HealthDay News — Coronary artery bypass graft (CABG) surgery may be a better treatment option than percutaneous coronary intervention (PCI) for most patients with more than one blocked heart artery, according to a study published online May 1 in the Annals of Thoracic Surgery.
Suresh R. Mulukutla, M.D., from the University of Pittsburgh Medical Center, and colleagues used data from the National Cardiovascular Data Registry and The Society of Thoracic Surgeons Adult Cardiac Surgery Database to identify patients with multivessel coronary artery disease (MVCAD) who underwent CABG or PCI between 2010 and 2018. The analysis included 844 propensity-matched patients in each group.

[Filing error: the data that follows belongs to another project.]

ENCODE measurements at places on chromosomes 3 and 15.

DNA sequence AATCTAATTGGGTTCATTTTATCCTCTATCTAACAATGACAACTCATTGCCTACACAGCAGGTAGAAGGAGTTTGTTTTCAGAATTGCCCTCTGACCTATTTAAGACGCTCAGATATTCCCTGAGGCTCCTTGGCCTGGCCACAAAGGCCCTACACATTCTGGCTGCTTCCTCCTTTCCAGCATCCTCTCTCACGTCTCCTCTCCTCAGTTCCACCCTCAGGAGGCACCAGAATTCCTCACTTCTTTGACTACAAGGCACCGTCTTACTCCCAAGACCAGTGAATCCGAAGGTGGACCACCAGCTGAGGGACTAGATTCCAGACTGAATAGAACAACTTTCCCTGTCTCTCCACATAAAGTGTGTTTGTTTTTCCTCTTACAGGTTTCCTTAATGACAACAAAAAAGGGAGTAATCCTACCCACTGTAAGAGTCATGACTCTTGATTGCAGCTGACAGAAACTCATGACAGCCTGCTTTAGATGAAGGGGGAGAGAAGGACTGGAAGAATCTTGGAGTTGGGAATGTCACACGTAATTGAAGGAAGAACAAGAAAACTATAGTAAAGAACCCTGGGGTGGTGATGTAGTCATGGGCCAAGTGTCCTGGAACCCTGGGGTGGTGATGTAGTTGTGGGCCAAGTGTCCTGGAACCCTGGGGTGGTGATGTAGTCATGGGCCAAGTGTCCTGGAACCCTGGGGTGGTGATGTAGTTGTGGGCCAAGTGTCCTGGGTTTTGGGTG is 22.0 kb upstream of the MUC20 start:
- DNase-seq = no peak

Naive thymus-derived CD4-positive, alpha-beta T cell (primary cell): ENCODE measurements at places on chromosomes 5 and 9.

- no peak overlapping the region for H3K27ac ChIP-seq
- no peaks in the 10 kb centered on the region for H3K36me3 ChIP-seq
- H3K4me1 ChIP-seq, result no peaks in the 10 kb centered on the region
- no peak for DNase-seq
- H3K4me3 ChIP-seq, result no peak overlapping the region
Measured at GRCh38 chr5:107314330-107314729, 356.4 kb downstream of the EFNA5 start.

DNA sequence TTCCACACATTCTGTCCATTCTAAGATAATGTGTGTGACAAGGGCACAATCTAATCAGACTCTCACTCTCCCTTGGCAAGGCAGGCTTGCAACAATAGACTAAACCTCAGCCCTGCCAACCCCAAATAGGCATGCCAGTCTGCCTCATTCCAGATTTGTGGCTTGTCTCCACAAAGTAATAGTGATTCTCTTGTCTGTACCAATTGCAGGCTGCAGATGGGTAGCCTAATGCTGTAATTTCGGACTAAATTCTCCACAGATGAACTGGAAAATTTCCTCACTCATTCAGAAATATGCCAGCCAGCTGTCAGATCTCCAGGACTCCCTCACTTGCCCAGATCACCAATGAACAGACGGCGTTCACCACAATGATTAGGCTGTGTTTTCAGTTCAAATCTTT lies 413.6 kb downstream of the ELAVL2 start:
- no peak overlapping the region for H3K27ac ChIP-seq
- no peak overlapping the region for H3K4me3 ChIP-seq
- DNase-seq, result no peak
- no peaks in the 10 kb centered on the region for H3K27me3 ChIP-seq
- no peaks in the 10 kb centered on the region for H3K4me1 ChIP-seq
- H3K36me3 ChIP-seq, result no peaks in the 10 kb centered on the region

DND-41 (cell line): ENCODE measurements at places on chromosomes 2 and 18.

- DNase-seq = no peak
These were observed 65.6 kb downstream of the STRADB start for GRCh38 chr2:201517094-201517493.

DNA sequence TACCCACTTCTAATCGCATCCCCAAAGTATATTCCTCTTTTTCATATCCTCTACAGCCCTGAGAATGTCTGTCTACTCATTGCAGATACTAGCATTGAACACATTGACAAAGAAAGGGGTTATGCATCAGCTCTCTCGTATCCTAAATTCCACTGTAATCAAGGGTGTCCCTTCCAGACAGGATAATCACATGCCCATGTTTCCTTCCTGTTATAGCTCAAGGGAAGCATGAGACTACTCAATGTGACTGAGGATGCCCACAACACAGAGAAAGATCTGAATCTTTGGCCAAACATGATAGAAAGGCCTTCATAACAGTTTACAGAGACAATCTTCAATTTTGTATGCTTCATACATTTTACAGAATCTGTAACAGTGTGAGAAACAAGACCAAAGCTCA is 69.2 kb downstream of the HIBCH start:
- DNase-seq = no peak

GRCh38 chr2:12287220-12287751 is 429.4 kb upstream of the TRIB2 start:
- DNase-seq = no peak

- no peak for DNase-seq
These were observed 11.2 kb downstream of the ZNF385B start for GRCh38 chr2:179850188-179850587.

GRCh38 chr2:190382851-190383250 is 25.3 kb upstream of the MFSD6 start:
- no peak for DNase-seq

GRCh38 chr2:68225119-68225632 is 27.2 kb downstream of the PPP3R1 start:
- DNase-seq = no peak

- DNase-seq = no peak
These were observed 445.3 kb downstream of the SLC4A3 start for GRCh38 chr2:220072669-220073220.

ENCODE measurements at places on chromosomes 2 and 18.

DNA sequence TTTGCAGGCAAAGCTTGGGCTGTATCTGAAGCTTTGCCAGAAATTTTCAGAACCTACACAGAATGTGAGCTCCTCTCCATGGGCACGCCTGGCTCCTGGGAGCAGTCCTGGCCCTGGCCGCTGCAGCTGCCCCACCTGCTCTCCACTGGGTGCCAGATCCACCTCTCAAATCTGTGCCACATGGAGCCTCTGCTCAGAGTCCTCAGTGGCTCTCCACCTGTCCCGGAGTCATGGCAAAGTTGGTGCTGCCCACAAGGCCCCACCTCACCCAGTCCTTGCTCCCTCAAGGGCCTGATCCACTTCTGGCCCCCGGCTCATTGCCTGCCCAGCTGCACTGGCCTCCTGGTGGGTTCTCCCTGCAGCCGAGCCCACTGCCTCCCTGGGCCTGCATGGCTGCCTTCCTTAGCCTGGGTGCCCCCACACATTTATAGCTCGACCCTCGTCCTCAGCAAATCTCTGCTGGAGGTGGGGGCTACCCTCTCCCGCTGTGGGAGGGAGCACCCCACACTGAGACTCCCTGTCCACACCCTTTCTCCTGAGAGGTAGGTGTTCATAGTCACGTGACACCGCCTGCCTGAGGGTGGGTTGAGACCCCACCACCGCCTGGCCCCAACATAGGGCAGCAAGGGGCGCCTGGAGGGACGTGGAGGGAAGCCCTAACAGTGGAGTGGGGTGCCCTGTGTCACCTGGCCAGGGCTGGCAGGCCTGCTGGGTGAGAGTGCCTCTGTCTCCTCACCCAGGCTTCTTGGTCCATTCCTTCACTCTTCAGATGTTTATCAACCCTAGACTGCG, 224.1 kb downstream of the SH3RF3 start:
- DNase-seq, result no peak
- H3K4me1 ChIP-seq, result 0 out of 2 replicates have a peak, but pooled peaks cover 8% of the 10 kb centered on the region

The researchers found that estimated one-year mortality was 11.5 percent in the PCI group and 7.2 percent in the CABG group, with an overall hazard ratio (HR) for mortality of PCI versus CABG of 1.64. For readmission, the overall HR was 1.42 for PCI versus CABG, while for repeat revascularization, the overall HR for PCI versus CABG was 4.06. CABG was favored for major adverse cardiovascular events and individual outcomes of mortality, readmission, and repeat revascularization across virtually all major clinical subgroups.
“Future studies are needed reflecting routine practice to assess how best to approach shared decision making and informed consent when it comes to revascularization decisions in any patient with MVCAD,” the authors write.